Tuesday, October 13, 2009

Public and Private Transportation

[Cairo --> Aswan]

“No change, no money” is the attitude of every street vendor, taxi driver and corner shop, and you’ve accumulated a bevy of coins clinking in your pockets to communicate more easily with Cairo’s hordes. One pound notes dominate the streets, worn thin by thick, hairy fingers exchanging them for metro cards, coffee, tea and sheesha.

You are almost relieved when a travel agent asks for your credit card to pay for a two-day, one-night cruise along the Nile, covering Southern Egypt’s historic tombs and temples. Your overnight train from Cairo to Aswan forces you to sit upright the 12-turned-15 hour ride on unyielding chairs, and you dance in your seat, trying to find a comfortable pose in which to sleep. Your efforts are in vain, so you pass the time chatting with the engineer from Alexandria sitting next to you, reading, and absorbing the Arabic pop and religious chants blaring out of a radio (which, you learn in your time in Egypt, never sleeps).

Your naps are too crisply disjointed to collectively pass for sleep, and when the morning sun casts his net of rays over the sky, you are invariably caught and drawn nearer to his brightness. You rest your gaze on the window where trees, fields and train stations creep past. Palm trees, you notice, are curiously expressive trees. At first, their height seems to prohibit public scrutiny – what can a mere passerby see of their plumage! – but the train’s momentum, your morning coffee and the stained windows encourage further peeking, cheeky as it may be in a culture where half the population are hidden behind layers of clothes and veils. Some branches droop in defeat while others start to stretch out and mark their own shadow-based territory, giving up halfway along the branch and succumbing to gravity. It is the top most branches which actively reach out to the sun; the celebrity branches commanding the most attention. You wonder if the three tiers of branches symbolize three generations of women at varying levels of sprightliness. The youngest at the top jut out, happily on display; the women at the very bottom droop with worries of family and the household.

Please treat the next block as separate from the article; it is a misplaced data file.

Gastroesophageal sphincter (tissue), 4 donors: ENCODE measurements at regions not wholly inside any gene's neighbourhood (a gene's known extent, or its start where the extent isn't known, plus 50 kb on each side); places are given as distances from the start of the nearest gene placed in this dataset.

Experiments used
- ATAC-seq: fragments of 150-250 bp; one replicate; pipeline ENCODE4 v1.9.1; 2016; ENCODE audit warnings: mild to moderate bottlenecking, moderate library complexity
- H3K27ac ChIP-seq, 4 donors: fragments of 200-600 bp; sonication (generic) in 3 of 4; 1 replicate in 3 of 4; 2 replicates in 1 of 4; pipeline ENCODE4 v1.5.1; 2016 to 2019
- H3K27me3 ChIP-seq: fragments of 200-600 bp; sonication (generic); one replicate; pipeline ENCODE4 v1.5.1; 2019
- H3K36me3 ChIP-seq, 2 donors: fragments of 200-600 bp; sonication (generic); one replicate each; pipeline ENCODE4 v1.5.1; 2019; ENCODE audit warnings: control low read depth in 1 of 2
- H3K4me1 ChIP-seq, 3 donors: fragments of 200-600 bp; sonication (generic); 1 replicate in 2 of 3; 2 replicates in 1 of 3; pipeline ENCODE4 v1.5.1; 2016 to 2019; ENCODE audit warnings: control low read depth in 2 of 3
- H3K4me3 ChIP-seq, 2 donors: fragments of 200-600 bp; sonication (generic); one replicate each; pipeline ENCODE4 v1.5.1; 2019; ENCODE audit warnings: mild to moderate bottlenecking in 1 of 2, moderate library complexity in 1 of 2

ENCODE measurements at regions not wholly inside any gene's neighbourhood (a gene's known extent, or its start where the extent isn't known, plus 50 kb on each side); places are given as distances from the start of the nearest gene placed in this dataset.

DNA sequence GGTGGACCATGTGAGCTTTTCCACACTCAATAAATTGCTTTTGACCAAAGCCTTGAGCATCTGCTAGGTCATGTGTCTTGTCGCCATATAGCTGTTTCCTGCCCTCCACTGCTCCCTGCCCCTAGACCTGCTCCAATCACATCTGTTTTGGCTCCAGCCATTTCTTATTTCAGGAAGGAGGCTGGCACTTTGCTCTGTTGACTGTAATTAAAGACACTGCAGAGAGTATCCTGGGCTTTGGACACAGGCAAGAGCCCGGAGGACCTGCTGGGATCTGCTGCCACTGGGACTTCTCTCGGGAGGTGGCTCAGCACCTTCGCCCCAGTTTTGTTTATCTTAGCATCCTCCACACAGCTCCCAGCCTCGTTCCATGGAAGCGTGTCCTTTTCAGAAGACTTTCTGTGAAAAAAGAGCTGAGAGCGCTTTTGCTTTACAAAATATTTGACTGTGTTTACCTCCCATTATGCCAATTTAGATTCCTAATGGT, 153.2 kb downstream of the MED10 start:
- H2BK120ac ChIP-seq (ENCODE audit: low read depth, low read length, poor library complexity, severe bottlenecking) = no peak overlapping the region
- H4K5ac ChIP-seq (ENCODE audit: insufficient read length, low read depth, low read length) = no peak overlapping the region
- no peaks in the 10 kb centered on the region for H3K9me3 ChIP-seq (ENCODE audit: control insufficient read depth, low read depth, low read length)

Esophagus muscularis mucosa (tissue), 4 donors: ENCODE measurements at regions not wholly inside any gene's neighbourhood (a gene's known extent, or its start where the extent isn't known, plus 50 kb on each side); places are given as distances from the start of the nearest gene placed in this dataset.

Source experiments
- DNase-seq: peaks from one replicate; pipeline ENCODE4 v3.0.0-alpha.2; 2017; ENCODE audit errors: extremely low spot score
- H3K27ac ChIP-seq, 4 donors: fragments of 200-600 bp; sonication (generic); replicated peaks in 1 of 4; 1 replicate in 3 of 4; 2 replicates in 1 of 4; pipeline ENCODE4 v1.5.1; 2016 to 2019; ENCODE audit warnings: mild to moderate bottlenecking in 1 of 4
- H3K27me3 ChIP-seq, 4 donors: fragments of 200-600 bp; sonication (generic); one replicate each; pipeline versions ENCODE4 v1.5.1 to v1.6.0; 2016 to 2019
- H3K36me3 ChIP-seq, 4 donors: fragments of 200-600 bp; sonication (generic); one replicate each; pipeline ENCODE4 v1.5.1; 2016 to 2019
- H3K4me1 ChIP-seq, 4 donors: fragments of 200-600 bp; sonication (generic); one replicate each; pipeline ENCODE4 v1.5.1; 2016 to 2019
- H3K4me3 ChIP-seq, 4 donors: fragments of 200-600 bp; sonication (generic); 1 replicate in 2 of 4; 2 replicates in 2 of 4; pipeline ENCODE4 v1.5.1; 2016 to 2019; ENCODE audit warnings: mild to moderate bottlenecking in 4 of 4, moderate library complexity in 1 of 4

Patchwork fields of green and brown meet at squat tenements and give rise to half-hearted walls that have crumbled with time and neglect. Clotheslines, a mosaic of laundry tiled across building walls, and young children enliven the dust-and-sand-inspired landscape. Telephone lines rise and dip across the length of the train car and the dirt patches on the window form floating musical notes on them. A jumble of palm tree trunks breaks the music into sophisticated bars. You convince yourself that the train’s rumblings and rhythms swell and subside with the manuscript you read on your window.

The train is moving so slowly, you start pacing how quickly you are reading your book, to make sure it does not end before your train ride. Finally, you are in the city of Aswan, with just enough time to hop into a taxi to your cruise boat, get changed, and catch the bus to one of the sites on your credit card-endorsed itinerary.

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